The spokesmen of the groom’s family explain to the bride’s family their intentions and present their drinks. If the family of the bride accepts the drink, a member of the bride’s family will open the door and will allowed them to come inside the house. Ghanian Weddings "The bride’s family will investigate if he has family member with chronic illness or disabilities; if his family has a good reputation and if he is not already marriage or has illegitimate children"(African Holocaust, n.d.).

If the bride’s family is pleased with the information of the groom’s family background, they will be presented a list of items that they want and the items must be delivered before the wedding can proceed. (Me Firi Ghana, 2011)

On the day of the wedding, the members of the family and friends arrive early and they sit on one side of the bride’s family and on the other side of the groom’s family, facing each other. An elder member of both families begins the ceremony by praying.

The groom’s family will then give the bride's family the dowry and the things that they asked for. They make sure that everything that they asked for is in there by checking one by one. During that time the bride is sitting in another room waiting to be called, and after they finish checking that everything is in there, they will ask the bride to come into the room.

The father of the bride will ask her three times if she wants to marry him. “When she agrees, then the groom will slide the ring onto her fingers and kiss and hug her. An elder presents a bible to both the groom and bride as a symbol of how important religion should be in their married life.” Next, they celebrate with a lot food, drinks and music. (African Holocaust, n.d.) Ghanian Weddings Egyptian Marriage Marriage is perhaps one of the most important occasions in the life of both the man and the woman. It is a life changing event that signifies the end of a solitary life and the beginning of a monogamous life as a husband and wife. Marriage in the West, East, South and North Africa can be extravagant with countless numbers of diverse customs entrenched in the occasion. In some parts of the sub-Saharan Africa, forced, underage marriages, are often the predicament of many young girls that are not given an education and living in poverty. Though this behavior is seen in other parts of Africa, a large number of the Sub-Saharan countries are notorious for their extreme tradition of choosing the future of some young girls before they are old enough to comprehend the responsibilities of marriage. Some families in the Western part of Africa also, practice the act of marring off their daughters at a young age in order to financially take care of their families. However, it is now common for the child to determine who she or he wants to marry without being forced. Marriage customs in sub-Saharan countries such as, Chad and Egypt are different to the western countries such as, Nigeria and Ghana. Globally, the practice of marriage is done in a similar fashion. There is the tying of two families, exchanging of gifts, and a celebration to welcome the tying of two families just to name a few. While there are a plethora of similarities, the premises that lead to marriage also show stark contrast. This is especially prevalent between the Western and African cultures. In comparison, the African cultures tend to focus more on the outlook of the family rather than the individuals that are to be wed. The vast majority of African families value the potential prosperity that a marriage can bring. In a culture where men dominate, women are often seen as subjects that will serve their husbands by bearing their children and maintaining the home. While we may or may not agree with the customs that a particular nation practices, marriage – and all that it entails - is still a prominent apart of most, if not all, adult lives no matter which country you are from. Conclusion Introduction Help Stop the Madness If we provide families, communities, etc with educational and reproduction health services we can help stop early child marriages, early pregnancies, illnesses, and death in young mothers and their children.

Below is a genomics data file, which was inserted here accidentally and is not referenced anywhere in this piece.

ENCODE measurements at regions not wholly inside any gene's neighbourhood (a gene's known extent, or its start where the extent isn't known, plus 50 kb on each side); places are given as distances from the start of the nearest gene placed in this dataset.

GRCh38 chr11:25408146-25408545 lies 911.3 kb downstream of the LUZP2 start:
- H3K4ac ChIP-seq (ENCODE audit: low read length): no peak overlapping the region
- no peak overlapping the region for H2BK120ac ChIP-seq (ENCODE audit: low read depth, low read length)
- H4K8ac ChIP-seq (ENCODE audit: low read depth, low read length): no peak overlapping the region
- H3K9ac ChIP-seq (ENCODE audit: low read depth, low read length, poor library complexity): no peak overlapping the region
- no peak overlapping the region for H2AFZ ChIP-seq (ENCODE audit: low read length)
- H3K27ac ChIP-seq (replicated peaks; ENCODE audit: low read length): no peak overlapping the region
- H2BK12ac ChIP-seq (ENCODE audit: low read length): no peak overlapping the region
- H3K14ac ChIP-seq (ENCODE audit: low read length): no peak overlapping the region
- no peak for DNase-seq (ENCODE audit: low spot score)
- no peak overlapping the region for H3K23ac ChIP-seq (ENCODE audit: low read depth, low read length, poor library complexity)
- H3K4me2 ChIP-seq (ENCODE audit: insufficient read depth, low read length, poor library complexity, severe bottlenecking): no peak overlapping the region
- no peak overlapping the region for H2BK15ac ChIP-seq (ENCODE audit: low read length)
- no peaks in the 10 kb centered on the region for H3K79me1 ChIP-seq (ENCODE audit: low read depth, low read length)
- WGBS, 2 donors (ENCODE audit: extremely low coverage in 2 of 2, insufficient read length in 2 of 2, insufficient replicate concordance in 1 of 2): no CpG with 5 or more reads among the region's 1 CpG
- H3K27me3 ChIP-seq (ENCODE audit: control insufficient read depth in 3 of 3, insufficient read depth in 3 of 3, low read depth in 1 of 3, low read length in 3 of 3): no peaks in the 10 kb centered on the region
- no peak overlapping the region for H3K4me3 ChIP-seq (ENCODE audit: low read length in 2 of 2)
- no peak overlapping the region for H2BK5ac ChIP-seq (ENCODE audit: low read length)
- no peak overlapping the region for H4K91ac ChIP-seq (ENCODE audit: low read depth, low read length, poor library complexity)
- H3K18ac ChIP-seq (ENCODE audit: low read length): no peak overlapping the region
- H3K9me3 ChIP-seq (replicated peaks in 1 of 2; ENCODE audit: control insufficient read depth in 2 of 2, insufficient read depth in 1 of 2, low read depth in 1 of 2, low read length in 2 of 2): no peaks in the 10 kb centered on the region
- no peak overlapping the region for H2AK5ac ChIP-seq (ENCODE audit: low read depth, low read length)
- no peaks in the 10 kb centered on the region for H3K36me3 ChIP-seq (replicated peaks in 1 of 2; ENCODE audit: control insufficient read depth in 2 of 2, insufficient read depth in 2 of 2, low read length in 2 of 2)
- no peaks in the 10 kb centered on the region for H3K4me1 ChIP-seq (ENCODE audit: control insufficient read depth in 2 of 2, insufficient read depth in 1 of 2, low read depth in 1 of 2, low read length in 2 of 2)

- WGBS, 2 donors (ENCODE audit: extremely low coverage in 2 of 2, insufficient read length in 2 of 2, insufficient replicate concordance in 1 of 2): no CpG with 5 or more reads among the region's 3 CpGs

The government can come up with different policies and programs around the world such as:
The Good Conduct Brigade
The International Protecting Girls by Preventing Child Marriage Act
ICRW (International Center for Research on Women)
Girls Not Brides If we stop this nonsense we can help give adolescent girls a voice and a chance to grow into healthy, empowered, and educated young women. That way they can have a choice in choosing who they want to marry and when they want to have kids.